The yogis believe that there is both a solar and a lunar channel in the body that each terminate in a different nostril. So by breathing directly through one nostril or the other, we can distinctly stimulate each channel.
When we alternate our breath through these channels, it’s believed that we create an energetic balance in the body and the mind. The slow pace of this practice also helps to calm and soothe the nervous system.
Bhramari pranayama is another excellent breathwork technique to downregulate and relax the nervous system. This soothing yogic breathing practice utilizes sound by humming on the exhalation.
Vibrating the vocal cords helps to stimulate the vagus nerve, which is intimately connected with the parasympathetic nervous system (or the “rest-and-digest” response). The vibrational sound of humming also mimics the cosmic sound of “om,” which is a sacred sound to yogis.
So this breathwork practice is meant to soothe your physical body while simultaneously awakening you to cosmic unity.
Unlike the previously mentioned breathwork techniques, breath of fire or skull-shining breath is an extremely invigorating pranayama practice. Not intended to calm or soothe, kapalabhati is actually intended to stimulate and awaken.
This yogic breathing exercise uses sharp, forceful exhales through the nose to “pump” the belly and release “stale” prana from the body. The yogis believe that this is a purifying and detoxifying pranayama practice.
Similar to breath of fire, bhastrika pranayama is a forceful and invigorating breathwork practice.
This technique focuses on sharp, forceful breaths on both the inhale and the exhale to “pump” the belly like the bellows of an organ.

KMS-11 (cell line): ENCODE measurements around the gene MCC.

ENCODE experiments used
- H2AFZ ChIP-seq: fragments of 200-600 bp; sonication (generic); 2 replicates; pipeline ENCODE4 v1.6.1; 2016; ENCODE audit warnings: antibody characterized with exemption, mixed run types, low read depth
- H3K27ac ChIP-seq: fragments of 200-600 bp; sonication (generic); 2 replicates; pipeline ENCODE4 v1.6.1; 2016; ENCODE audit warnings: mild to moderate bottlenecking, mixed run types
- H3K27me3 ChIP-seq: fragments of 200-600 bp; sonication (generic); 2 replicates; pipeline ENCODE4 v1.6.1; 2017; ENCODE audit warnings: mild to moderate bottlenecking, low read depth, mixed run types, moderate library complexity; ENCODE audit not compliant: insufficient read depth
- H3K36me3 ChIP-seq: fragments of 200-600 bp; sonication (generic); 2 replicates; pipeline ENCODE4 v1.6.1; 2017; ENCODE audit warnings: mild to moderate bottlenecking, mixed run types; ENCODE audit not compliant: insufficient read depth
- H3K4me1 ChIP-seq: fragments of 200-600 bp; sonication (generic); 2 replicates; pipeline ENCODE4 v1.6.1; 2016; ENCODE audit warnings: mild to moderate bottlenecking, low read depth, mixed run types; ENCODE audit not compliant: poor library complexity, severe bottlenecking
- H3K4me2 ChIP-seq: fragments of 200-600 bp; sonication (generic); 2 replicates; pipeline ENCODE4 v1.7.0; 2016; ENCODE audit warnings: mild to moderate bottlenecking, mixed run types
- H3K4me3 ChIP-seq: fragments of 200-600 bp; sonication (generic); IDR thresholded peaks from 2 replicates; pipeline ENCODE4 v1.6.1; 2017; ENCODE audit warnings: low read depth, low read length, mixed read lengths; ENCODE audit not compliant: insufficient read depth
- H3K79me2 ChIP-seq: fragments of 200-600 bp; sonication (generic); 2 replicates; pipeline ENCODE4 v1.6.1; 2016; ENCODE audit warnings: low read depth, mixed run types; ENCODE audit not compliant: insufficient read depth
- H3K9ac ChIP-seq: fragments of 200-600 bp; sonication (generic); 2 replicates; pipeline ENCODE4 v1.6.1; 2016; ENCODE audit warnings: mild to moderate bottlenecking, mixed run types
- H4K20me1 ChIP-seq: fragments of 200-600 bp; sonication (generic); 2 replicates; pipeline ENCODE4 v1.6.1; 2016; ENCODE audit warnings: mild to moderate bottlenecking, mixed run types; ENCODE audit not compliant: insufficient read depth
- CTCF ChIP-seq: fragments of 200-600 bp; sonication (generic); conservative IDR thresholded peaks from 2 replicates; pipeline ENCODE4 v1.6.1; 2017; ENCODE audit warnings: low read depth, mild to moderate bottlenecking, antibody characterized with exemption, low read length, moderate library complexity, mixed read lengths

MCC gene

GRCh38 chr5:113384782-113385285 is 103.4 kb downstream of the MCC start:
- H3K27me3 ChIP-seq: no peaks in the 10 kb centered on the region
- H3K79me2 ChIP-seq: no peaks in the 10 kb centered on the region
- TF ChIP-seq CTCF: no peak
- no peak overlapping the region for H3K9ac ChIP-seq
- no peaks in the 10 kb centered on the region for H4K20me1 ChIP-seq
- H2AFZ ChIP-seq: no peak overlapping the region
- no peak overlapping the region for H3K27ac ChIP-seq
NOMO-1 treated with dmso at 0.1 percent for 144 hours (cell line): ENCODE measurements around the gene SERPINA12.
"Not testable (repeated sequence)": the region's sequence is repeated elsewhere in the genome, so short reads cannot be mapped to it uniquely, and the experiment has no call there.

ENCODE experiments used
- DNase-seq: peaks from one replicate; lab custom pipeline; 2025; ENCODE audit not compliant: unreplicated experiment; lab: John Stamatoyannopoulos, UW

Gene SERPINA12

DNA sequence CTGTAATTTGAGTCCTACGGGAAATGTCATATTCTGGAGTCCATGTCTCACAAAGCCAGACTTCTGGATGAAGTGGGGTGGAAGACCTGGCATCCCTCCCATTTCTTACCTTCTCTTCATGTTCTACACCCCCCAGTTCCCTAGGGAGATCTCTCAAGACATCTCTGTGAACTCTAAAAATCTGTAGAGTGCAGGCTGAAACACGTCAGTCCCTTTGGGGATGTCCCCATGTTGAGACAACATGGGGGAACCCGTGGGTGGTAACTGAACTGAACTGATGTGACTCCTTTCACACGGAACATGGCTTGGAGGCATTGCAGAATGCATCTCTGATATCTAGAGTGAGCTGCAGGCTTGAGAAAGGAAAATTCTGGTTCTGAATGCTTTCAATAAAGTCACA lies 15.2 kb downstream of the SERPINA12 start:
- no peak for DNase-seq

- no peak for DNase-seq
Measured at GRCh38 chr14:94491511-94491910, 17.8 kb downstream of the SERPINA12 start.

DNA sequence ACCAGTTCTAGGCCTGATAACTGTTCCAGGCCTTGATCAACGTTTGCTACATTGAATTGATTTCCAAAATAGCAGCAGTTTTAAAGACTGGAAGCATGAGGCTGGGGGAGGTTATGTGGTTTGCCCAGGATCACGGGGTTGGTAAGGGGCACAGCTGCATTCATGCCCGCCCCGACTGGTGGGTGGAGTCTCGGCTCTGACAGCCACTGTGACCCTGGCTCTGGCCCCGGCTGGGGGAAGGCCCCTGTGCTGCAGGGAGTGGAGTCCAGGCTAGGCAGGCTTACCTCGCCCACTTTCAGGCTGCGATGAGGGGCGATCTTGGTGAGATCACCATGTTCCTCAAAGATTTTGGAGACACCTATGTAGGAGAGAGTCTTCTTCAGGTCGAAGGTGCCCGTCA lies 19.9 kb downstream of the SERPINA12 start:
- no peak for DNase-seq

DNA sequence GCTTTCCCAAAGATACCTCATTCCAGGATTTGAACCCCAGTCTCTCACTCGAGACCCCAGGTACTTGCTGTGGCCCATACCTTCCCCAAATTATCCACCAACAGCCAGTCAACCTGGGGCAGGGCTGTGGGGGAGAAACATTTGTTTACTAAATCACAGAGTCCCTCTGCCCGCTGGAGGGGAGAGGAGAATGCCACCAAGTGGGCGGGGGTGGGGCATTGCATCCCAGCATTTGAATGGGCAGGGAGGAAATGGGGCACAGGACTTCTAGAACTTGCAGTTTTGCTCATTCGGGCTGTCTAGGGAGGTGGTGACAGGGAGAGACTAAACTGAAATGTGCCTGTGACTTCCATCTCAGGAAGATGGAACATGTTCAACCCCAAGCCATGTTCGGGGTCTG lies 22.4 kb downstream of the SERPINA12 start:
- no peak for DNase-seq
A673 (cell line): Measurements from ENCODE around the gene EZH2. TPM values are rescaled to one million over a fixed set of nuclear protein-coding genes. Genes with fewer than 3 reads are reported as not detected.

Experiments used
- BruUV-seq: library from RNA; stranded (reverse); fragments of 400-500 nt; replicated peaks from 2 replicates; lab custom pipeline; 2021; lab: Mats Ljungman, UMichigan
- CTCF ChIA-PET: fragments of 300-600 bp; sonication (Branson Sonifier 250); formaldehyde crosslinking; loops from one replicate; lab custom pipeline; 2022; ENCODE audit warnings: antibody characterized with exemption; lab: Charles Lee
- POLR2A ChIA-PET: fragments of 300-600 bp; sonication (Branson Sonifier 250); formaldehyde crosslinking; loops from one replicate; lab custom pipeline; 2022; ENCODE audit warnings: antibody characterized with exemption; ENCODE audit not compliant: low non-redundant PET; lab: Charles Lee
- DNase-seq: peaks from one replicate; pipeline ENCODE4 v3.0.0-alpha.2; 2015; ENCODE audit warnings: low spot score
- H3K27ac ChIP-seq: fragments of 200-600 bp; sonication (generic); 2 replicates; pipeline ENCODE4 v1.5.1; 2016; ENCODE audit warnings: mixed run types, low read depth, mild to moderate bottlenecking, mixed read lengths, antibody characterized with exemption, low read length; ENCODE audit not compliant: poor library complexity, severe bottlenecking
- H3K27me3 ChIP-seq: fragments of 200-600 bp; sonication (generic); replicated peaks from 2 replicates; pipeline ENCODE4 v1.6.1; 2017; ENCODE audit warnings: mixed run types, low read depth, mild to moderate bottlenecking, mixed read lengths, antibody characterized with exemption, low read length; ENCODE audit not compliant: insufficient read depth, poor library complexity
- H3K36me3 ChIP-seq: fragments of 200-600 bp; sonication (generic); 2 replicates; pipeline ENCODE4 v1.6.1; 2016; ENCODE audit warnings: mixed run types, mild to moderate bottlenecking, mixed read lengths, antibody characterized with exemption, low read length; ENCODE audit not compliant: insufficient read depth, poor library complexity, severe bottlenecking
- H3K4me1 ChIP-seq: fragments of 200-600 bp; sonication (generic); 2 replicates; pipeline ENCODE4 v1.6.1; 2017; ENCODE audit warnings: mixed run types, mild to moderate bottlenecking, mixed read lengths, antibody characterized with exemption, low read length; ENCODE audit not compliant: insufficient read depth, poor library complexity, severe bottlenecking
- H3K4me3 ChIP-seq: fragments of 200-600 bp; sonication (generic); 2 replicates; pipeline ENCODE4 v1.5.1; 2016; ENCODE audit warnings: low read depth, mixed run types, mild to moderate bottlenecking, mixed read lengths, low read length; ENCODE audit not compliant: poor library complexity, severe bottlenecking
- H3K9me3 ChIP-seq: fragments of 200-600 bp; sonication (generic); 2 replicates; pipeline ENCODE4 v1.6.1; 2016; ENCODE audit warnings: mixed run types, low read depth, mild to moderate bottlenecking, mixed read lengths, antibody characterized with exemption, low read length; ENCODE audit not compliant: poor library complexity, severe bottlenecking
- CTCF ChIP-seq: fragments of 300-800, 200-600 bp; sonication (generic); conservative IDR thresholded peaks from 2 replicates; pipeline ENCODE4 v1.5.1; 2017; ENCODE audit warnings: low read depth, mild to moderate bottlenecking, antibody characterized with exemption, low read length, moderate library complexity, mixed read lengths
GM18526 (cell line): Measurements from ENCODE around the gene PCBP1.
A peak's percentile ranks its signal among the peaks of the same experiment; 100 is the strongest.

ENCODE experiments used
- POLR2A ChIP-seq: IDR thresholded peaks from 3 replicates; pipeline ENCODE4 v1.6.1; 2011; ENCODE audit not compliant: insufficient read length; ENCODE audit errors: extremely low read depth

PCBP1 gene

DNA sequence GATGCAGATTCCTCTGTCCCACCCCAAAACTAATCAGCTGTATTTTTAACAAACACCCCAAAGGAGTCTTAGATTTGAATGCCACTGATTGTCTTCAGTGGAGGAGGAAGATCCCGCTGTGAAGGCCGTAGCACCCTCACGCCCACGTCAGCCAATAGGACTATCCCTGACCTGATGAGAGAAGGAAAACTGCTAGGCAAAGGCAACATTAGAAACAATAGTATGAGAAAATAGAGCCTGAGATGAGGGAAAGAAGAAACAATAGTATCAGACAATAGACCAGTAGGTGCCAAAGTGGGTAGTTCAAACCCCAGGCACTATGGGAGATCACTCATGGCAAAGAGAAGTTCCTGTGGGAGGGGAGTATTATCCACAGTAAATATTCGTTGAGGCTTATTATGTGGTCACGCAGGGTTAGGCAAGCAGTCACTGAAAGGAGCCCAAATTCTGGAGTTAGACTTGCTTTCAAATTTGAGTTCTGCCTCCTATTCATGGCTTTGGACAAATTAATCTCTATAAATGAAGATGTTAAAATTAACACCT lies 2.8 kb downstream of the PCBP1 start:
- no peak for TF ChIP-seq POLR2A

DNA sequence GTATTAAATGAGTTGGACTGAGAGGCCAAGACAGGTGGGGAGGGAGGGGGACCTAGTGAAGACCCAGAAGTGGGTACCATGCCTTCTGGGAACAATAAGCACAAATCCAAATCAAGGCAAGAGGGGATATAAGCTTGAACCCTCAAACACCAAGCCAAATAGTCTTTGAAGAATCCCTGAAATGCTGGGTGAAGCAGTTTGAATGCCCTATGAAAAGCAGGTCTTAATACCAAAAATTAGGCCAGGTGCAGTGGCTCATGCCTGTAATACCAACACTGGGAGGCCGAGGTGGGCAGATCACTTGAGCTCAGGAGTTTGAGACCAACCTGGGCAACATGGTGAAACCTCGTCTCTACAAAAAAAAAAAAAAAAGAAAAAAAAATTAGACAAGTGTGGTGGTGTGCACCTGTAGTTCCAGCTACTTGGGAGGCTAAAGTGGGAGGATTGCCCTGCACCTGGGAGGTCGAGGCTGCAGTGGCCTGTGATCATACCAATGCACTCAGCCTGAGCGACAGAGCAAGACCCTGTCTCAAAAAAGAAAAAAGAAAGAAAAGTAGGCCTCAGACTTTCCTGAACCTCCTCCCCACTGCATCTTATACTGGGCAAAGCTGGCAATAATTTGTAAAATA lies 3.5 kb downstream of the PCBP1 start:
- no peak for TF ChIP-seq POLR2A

This yogic breathing practice is also believed to clear the body of “stale” prana and invite freshly oxygenated blood throughout.
Pranayama can be practiced by anyone and everyone. Because there are so many different practices, you can certainly find a yogic breathing technique that benefits you.
However, not all breathwork practices have the same goal. Some pranayama techniques are meant to calm and soothe while others are intended to awaken and invigorate. So while anyone can practice pranayama, certain people may wish to pick and choose the practices that they utilize.
Pregnant women, for example, should avoid any strong breathwork practices, particularly ones that require holding the breath. Those with a history of trauma may wish to avoid stimulating techniques so as not to overstimulate the nervous system.
While there are some contraindications for particular breathwork practices, as a general rule, pranayama is safe and beneficial for all. It’s usually best to start with soothing, slow pranayama practices before dabbling in more invigorating techniques (if you wish to ever do so).
Want to give pranayama a try? Practice this Diaphragmatic Breath Practice for Instant Stress Relief
Pranayama has been a staple in yogic practices for ages, and for valid reasons! Simple breathwork practices can offer the body and mind a world of good.
A lot of research has shown that yogic breathing techniques can calm and soothe the body and the mind. But pranayama can also stimulate and invigorate to help you take on your day.
In general, pranayama helps to draw your attention and awareness to something that you do automatically and unconsciously every moment of every day.
By either consciously controlling our breath or allowing for its complete freedom, we can positively affect the prana or life-force energy within us.
Join Leah Sugerman for the in-depth course Pranayama: Control Your Breath to Calm Your Mind
Join Nomad Yoga for a 200 Hour Yoga Teacher Training in Hatha, Vinyasa, Restorative, and Yin Yoga in a magical paradise location.
All Nomad Yoga teacher trainings dive heavily into the art, science, and practice of pranayama, including experiential learning as well as practice teaching this ancient tradition.